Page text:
[White paper] How the IoT will impact business models

There are many papers, articles, and posts (including here, on this blog) on business model innovation and the Internet of Things (IoT). They share a common consensus that the IoT will enable companies to create new business models.

But what is the basis for these new business models? How will the IoT provide us with these many business opportunities?


We at the Bosch IoT Lab at the University of St. Gallen think that the IoT will impact business in at least two ways.

First, it enables connected things to include new IT-based services that enhance the original function of the object in question.

For example, a light bulb with inbuilt presence sensor that is connected to the internet can act as a security device within a smart home. A watch that features a speaker, microphone, and GSM module can be used as an emergency call device. It all boils down to the following equation:


Source: Bosch IoT Lab, 2014

Second, by introducing connected sensors to the physical world, the IoT bridges the gap between the physical and digital worlds.

Information about the physical world that was far from straightforward to collect in the past can now be retrieved at zero marginal cost. By way of example: Stock taking is usually done only once a year, which leaves managers with some degree of uncertainty about the actual quantities of raw materials available. IoT technology enables automated stock taking to take place every second, which, according to the well-known saying that “we can only manage what we can measure”, helps make management more effective. The measurement capabilities the IoT affords will allow companies to manage in a totally new way.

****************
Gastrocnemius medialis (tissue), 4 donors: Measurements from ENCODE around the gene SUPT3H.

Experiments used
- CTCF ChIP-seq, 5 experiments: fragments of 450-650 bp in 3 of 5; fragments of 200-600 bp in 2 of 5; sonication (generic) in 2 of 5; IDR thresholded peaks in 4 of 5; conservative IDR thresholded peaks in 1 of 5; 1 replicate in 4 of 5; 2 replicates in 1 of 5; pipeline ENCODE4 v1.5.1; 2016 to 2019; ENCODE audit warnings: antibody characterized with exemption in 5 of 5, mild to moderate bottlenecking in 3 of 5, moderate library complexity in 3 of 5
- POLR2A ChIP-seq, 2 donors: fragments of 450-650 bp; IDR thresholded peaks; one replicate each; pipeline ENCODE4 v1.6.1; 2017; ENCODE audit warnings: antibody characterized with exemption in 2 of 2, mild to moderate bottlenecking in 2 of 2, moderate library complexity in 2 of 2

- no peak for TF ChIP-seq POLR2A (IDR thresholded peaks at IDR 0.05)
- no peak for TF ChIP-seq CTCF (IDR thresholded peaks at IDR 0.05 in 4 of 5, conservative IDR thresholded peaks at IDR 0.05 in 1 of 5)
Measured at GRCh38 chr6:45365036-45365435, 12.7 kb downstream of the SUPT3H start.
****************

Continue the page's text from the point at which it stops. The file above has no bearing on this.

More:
Where does this all lead? How can we build on these initial effects?

Please refer to our new Bosch IoT Lab white paper to learn more (no registration required). We look forward to receiving your feedback!

White paper download


Still got questions? Take a few minutes to find out more by watching our latest video clip on business models and the Internet of Things.



About the author

Markus Weinberger

Markus Weinberger

I am Professor for "Internet of Things" at Aalen University. Before I have been Director of the Bosch Internet of Things & Services Lab at the University of St. Gallen. During the almost 15 years at Bosch I gained experience in such different fields as driver assistance systems, internal auditing and engineering services. I had the opportunity to work in areas like ergonomics, calibration of electronic control units, project management, process management and Enterprise 2.0. I hold a Ph.D. in Engineering from the Technische Universität München. I studied mechanical engineering in Munich and Trondheim, Norway.